Thursday, February 12, 2015

The Assumption of Error

I propose the following thesis: One cannot successfully show a picture that is not, essentially, straight photography. By "straight photography" I mean a picture that is in focus, had adequate depth of field to cover the interesting bits, has color that is correct within contemporary standards, does not suffer from motion blur, and so on.

The reason any attempt to show something else is that deviations from straight photographic tropes will be seen as mistakes. Is it out of focus? The photographer must have fucked up. There is a base assumption that the photographer is incompetent, and must have meant something other than what we're looking at. Only if no "errors" can be detected, will the self-styled Photographer (and in some contexts the general public) accept the photograph as any good.

If you show a collection of photographs with similar "errors" you at least have a chance at persuading the audience that you meant it. The more astute viewers might even ask themselves if there was a point to rendering everything out of focus, might ask what it means, what the intent was. At any rate, they will tend to believe that you meant it. They may still think you're wrong.

If you present "serious photographs" (Art, or whatever) with these sorts of things in them, the self-styled photographers will generally judge you an idiot. Either you cannot get things in focus, or you stupidly refuse to, and everyone knows that getting the subject in focus is the most important thing. The broader audience may or may not get it. They may also leap to the conclusion that since you've put in "errors" it must follow that they, or their three-year old kid, could have done it.

Of course other artists get the same business. Abstract paintings are frequently judged as "my five year old could do that" which, as with pretty much all photography, has an element of truth to it but misses the point. The point is that your five year old did not, and would never have had the idea to do that. All art is, ultimately, conceptual, photography more than most.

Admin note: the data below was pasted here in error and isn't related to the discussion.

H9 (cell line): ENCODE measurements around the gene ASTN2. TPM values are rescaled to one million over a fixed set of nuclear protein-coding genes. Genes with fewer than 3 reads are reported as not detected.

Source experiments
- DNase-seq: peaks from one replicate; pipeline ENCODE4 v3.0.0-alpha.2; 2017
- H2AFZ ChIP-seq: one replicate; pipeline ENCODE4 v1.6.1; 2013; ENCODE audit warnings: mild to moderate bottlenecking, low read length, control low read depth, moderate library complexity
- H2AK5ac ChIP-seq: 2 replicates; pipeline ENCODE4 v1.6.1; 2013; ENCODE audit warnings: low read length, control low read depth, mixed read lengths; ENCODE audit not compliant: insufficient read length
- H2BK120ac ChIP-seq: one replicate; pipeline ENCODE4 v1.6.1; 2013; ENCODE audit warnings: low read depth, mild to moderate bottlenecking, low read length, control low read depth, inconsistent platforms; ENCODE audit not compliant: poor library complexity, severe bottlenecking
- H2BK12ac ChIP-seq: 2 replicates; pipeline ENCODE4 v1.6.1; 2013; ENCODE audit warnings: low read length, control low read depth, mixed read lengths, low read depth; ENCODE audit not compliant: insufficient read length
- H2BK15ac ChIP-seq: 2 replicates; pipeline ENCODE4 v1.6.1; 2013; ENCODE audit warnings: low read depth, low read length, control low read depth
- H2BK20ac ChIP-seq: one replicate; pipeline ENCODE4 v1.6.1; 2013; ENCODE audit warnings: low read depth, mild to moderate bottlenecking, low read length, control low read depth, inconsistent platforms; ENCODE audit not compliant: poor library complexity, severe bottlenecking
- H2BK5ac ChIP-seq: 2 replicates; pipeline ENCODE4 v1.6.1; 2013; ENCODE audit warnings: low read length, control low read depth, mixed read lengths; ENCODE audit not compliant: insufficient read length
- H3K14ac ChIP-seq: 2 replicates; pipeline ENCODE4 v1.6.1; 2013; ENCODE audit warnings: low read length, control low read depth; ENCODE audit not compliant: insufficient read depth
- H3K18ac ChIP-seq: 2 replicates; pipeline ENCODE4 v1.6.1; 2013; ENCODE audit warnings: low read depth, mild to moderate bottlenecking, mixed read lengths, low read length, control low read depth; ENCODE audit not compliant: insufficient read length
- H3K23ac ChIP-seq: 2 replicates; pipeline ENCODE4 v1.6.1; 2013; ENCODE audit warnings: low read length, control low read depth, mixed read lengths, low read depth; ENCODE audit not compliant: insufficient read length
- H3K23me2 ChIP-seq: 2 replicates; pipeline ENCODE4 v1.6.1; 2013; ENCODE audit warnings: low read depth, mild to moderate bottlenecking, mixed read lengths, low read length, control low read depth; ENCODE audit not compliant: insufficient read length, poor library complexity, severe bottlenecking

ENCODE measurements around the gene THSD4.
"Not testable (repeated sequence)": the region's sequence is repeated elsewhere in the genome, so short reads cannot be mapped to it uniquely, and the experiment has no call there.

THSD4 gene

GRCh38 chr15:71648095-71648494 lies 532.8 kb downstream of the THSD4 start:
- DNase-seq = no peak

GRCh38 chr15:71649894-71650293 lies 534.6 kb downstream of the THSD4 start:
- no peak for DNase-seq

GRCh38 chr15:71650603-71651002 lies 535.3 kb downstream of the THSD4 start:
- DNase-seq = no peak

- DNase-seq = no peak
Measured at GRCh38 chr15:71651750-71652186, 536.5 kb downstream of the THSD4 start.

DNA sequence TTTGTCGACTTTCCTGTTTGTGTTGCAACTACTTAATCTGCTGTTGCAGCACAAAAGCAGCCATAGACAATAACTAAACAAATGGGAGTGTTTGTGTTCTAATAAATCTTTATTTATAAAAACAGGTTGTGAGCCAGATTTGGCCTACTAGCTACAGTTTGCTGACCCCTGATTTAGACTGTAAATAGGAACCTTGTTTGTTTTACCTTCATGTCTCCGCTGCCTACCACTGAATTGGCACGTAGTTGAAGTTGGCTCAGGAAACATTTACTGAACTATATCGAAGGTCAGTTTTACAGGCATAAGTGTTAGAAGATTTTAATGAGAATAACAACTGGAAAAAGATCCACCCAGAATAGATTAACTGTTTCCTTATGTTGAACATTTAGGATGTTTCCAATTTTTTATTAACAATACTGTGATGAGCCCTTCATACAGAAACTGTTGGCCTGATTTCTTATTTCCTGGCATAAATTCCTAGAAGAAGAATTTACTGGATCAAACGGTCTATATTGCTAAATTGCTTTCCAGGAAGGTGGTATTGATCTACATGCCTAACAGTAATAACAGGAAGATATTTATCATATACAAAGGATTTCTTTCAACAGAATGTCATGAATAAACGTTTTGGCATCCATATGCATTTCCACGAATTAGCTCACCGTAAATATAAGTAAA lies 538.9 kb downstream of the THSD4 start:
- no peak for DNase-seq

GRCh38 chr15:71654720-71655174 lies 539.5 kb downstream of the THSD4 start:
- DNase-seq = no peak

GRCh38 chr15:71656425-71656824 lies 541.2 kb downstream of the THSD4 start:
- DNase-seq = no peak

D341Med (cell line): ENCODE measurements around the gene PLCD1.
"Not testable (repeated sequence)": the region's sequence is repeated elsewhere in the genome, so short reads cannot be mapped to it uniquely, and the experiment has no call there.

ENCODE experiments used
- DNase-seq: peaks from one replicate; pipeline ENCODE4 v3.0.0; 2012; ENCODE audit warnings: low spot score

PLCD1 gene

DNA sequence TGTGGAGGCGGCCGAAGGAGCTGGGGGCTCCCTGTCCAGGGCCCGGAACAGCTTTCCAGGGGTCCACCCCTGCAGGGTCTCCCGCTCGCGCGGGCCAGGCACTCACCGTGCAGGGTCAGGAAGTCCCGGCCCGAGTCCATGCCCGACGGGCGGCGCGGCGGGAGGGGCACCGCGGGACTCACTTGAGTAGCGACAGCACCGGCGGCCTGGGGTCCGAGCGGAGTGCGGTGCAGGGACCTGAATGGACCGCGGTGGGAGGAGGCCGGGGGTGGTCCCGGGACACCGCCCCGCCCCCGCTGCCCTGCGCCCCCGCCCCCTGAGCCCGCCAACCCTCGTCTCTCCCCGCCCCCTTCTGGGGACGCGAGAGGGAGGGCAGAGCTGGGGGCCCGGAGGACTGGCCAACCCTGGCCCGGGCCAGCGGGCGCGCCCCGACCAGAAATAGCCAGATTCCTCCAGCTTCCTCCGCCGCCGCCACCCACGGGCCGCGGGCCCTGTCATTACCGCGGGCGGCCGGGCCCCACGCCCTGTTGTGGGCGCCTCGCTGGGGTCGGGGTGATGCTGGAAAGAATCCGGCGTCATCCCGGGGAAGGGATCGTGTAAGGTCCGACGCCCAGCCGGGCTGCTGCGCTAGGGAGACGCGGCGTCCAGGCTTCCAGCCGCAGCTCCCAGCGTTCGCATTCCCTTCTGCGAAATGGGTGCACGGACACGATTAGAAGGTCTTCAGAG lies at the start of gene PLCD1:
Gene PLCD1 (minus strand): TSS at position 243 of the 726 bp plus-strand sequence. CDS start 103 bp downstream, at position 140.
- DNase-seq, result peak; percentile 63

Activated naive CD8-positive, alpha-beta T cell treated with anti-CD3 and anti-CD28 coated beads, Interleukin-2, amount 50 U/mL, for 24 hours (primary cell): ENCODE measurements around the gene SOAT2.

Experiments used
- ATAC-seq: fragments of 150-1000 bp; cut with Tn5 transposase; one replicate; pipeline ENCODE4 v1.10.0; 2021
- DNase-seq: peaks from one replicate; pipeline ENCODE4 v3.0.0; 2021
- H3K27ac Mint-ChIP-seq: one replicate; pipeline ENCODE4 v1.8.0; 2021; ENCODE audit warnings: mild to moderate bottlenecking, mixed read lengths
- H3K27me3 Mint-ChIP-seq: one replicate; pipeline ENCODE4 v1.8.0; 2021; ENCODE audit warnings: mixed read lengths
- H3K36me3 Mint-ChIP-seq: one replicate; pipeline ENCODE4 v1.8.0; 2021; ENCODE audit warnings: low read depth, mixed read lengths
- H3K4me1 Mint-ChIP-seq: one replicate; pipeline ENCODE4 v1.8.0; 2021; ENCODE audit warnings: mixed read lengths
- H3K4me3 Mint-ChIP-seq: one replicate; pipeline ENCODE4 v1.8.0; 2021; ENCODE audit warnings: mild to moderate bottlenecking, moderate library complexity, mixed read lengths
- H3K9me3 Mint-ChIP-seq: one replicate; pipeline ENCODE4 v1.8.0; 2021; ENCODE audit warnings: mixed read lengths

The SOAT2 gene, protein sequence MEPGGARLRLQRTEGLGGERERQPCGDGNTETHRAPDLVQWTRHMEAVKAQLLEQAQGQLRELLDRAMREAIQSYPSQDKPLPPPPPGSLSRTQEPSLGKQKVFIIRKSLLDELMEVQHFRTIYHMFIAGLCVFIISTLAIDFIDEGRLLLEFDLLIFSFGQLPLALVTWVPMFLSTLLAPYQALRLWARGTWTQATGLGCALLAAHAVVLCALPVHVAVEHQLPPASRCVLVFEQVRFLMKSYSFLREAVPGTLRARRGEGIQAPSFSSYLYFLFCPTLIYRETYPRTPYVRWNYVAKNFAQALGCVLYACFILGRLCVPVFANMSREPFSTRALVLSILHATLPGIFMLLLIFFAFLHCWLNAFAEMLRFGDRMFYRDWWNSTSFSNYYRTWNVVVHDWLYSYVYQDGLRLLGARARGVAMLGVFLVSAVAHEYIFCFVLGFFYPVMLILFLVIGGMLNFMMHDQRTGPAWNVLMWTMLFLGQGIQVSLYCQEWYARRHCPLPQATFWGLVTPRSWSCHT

Still, you can't please everyone, and it's virtually impossible to please self-styled photographers, so you shouldn't fuss about it much.

The general viewing audience may or may not get it when you give them a collection of "mistakes" but there is at any rate a chance.

At this point, with highly automated cameras, we really don't have technical errors in any meaningful way. The average person points the camera, presses the button, and gets a perfectly satisfying picture out. The focus may not be quite where intended, perhaps, but the average person does not care. The minor errors are not meaningful to the photographer. On the flip side, the competent technician mainly gets all the technical details just the way she wants them, and again, there are no meaningful technical errors (she's already deleted problematic files).

Ironically, therefore, the only time when technical errors are actually relevant and meaningful is when someone simultaneously cares about fiddly details like that and is not capable of reliably getting those details right. Unhappily, these are the majority of people out on the internets chattering away about photography. It is these people who line up to judge everyone else. It is these nattering incompetents who want to tell you all about how terrible you are because you make some "mistake" which either you don't care about, or which was a quite deliberate choice.

1 comment:

  1. I just bought a copy of 'The Decisive Moment' 2nd Ed. All wonderful photos, all by today's current standards rather soft (and going by the accompanying text, also soft by the standards of the day.) But me oh my, hardly a one but transported me far far away. Such is the presence of the images, they generates othes senses as well. As was also said in paraphrase, an image with optimal qualities or data is not an optimal image.